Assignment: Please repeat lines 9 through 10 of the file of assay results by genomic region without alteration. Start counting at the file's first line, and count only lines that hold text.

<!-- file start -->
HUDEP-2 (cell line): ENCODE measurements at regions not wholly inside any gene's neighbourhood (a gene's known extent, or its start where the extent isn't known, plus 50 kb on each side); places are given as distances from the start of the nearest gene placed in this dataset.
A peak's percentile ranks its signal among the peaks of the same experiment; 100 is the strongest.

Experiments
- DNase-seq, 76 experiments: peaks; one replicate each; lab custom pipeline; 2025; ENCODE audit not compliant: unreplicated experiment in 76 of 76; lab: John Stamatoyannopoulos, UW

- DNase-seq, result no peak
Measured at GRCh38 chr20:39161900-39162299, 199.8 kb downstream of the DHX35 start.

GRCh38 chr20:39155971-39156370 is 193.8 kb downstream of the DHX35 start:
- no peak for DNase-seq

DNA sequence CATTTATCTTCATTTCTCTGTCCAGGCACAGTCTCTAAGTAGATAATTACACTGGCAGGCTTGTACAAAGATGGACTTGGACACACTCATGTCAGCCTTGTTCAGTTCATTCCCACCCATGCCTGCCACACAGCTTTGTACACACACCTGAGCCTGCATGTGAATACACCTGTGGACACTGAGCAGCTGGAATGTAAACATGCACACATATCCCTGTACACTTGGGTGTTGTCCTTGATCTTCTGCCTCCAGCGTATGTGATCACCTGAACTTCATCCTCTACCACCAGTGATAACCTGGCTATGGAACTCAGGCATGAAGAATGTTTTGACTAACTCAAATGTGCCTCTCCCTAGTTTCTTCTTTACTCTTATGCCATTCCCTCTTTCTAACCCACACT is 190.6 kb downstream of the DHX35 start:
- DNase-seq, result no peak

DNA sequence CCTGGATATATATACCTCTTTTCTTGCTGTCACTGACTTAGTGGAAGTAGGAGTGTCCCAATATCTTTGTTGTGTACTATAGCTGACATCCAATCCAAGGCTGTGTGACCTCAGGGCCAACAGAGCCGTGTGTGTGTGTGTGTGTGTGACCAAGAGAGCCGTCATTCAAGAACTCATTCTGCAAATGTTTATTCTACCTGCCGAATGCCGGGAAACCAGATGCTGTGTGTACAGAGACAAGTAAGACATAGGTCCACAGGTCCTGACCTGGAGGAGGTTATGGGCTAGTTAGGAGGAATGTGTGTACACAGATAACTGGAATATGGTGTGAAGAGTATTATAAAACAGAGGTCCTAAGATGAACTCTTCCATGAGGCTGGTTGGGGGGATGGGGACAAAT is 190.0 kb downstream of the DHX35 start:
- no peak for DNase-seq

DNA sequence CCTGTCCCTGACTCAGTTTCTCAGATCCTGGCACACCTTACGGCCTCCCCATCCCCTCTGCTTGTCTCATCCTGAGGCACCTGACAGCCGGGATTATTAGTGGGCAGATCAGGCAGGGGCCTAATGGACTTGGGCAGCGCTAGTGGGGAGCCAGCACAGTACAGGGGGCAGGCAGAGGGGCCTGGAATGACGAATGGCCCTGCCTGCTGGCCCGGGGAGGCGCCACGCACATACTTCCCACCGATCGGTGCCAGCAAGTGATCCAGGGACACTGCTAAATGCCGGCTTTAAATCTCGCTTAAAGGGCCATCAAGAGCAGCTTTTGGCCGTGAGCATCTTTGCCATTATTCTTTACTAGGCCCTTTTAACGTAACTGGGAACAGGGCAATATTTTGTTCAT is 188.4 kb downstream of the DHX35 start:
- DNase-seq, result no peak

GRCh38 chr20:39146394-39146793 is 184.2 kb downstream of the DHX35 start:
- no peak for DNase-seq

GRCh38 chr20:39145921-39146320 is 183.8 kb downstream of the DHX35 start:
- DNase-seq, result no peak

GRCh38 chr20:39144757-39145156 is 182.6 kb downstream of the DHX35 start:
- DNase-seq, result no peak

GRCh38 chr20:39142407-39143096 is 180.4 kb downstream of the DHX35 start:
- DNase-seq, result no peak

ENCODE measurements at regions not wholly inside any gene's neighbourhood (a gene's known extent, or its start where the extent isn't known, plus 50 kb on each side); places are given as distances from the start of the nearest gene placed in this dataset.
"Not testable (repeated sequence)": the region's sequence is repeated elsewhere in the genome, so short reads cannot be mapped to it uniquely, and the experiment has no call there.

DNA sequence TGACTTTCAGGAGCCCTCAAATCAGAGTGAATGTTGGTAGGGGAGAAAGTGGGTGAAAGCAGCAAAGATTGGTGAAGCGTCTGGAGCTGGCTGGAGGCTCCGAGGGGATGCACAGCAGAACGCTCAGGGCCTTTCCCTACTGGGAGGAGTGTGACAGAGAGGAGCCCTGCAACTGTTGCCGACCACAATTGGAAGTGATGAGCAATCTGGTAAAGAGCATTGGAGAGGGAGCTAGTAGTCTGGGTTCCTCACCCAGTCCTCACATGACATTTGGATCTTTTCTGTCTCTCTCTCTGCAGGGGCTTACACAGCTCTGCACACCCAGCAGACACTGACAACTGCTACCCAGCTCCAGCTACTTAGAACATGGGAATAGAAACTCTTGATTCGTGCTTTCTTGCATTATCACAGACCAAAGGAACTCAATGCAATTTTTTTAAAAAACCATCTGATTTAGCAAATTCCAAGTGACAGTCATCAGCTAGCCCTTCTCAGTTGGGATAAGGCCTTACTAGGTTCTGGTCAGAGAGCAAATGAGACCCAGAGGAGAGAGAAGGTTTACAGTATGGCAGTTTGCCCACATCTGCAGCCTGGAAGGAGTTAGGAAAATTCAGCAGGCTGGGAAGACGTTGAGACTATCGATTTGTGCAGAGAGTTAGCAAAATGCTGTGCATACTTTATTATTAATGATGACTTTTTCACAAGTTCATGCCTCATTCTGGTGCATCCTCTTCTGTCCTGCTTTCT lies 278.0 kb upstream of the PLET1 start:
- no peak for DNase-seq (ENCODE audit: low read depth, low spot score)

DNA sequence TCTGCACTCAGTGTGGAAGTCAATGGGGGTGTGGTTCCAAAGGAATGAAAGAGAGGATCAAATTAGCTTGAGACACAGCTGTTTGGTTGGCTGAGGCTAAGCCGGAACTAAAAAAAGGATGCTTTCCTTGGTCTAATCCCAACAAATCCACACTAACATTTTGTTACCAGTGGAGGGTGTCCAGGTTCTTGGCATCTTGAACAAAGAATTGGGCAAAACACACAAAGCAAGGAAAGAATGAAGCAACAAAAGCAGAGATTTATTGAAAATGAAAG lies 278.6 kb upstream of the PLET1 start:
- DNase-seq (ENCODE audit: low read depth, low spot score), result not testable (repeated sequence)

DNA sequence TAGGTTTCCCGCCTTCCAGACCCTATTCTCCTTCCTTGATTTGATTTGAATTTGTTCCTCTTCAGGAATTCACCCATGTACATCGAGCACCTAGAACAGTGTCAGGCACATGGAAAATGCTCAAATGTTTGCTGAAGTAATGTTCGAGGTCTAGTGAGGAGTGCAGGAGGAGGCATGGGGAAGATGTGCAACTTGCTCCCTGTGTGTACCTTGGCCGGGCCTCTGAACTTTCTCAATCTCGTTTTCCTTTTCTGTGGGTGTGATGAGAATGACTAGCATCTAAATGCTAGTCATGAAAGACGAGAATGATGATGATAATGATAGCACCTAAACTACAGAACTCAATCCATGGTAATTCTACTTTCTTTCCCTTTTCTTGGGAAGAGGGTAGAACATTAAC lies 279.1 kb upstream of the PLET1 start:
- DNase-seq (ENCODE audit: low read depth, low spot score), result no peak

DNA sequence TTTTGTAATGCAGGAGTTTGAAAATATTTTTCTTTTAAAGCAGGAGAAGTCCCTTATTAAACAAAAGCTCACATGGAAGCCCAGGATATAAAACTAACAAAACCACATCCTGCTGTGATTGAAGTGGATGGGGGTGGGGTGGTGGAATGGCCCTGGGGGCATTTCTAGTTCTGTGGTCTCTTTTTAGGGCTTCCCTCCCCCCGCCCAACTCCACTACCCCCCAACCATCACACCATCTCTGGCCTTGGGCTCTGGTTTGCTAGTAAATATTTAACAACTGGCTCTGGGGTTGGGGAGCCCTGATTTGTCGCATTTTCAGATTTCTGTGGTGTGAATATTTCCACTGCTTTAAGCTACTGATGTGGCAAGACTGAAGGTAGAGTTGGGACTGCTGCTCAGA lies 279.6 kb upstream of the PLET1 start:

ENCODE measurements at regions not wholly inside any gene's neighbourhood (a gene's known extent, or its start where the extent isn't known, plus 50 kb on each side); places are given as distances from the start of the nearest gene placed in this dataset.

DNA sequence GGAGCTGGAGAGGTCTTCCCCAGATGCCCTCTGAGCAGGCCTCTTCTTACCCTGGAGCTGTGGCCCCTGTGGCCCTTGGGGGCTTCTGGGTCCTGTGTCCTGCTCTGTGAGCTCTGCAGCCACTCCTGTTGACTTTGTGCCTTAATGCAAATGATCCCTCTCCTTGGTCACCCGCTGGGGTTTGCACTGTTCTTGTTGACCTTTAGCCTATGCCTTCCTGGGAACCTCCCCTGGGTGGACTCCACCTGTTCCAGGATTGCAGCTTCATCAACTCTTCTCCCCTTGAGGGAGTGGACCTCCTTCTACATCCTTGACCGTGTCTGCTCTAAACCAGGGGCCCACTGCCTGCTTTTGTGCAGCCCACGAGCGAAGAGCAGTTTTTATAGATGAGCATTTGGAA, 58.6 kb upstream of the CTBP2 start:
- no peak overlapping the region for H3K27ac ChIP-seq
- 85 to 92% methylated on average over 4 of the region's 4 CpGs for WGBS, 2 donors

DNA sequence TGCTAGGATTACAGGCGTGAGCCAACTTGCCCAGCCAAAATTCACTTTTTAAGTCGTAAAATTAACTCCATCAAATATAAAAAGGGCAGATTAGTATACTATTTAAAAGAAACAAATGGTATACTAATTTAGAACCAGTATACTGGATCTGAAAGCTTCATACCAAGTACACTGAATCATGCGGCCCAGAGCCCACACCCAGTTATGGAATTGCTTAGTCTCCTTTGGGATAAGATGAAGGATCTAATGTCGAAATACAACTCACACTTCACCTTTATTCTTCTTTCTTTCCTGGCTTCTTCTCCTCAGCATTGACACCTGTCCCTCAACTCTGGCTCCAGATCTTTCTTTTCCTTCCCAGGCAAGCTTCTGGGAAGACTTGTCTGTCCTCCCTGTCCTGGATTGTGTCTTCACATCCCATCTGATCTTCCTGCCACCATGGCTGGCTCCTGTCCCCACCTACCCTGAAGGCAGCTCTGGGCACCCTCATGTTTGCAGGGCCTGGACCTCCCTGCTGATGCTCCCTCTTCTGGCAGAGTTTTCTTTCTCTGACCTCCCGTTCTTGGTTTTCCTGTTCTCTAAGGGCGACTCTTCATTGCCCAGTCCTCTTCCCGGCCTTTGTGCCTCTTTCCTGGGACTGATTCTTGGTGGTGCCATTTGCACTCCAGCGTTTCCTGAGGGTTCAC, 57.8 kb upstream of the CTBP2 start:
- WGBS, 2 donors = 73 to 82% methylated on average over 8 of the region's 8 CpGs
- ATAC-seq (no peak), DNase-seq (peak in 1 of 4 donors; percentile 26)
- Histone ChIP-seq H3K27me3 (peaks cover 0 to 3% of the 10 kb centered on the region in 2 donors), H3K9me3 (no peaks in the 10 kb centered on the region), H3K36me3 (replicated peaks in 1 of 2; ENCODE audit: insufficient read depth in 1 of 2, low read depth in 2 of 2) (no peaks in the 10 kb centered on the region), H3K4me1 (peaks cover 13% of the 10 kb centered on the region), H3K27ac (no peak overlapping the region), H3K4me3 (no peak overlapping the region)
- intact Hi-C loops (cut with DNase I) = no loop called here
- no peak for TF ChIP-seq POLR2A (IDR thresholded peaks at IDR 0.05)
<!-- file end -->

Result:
DNA sequence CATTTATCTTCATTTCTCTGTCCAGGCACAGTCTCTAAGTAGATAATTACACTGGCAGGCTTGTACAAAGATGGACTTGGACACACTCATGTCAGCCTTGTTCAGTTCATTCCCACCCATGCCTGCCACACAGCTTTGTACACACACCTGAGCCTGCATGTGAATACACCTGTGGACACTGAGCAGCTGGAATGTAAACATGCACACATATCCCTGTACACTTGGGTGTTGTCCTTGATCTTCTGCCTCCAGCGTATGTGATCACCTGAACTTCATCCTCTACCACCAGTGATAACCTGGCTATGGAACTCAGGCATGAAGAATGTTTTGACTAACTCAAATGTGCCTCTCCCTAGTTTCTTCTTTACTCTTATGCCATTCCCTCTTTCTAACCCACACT is 190.6 kb downstream of the DHX35 start:
- DNase-seq, result no peak